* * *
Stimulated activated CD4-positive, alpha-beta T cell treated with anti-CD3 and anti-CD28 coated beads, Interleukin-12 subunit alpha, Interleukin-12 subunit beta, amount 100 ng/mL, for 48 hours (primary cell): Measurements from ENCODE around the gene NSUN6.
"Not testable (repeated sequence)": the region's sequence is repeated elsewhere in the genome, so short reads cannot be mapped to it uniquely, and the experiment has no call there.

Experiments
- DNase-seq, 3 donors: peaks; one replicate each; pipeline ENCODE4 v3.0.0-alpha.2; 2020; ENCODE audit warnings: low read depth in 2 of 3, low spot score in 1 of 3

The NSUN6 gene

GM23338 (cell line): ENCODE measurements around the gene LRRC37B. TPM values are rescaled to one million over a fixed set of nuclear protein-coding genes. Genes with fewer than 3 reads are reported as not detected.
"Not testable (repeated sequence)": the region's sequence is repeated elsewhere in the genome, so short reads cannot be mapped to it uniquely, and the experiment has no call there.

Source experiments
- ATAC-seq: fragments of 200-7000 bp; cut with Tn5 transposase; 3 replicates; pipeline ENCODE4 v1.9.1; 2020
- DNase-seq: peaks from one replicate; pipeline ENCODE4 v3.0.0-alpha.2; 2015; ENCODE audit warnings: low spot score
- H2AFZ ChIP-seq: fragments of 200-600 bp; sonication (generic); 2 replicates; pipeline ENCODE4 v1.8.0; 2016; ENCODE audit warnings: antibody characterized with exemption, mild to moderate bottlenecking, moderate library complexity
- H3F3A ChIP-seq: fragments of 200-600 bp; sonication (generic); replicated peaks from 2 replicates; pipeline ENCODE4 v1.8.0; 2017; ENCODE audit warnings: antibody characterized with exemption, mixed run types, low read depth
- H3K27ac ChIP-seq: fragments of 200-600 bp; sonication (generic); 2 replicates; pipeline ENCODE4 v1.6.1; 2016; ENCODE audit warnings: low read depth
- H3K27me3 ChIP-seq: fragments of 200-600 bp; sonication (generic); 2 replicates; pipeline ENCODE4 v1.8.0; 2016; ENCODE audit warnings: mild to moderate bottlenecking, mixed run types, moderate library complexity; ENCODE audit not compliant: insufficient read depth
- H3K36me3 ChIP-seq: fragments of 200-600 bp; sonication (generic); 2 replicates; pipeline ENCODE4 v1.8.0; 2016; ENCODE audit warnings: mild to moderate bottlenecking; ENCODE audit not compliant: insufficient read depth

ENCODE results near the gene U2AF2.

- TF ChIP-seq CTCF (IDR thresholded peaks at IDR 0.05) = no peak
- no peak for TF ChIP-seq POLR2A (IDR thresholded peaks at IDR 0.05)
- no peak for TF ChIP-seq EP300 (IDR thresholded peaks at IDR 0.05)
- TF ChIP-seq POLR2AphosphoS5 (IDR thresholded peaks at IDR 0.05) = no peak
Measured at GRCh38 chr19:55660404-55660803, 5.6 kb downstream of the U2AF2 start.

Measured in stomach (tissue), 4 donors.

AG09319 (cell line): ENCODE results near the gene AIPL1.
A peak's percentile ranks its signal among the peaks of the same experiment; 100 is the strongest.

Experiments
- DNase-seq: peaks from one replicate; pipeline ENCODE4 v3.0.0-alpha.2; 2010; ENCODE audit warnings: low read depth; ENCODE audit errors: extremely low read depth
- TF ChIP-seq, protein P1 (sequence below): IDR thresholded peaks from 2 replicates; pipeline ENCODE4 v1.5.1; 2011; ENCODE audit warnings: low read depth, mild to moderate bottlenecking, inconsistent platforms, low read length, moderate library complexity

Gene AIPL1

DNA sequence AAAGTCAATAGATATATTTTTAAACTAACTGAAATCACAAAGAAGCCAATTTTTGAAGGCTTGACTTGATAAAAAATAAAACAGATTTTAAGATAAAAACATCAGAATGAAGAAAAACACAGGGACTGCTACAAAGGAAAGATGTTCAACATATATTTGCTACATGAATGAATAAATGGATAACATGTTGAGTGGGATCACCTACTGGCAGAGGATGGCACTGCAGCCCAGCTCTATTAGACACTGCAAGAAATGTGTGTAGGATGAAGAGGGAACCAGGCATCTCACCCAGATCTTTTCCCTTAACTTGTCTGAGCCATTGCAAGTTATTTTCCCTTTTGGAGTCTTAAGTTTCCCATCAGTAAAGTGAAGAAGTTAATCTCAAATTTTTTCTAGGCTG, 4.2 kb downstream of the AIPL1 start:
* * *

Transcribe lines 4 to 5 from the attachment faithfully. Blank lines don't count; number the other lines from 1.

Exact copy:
- DNase-seq, 3 donors: peaks; one replicate each; pipeline ENCODE4 v3.0.0-alpha.2; 2020; ENCODE audit warnings: low read depth in 2 of 3, low spot score in 1 of 3

The NSUN6 gene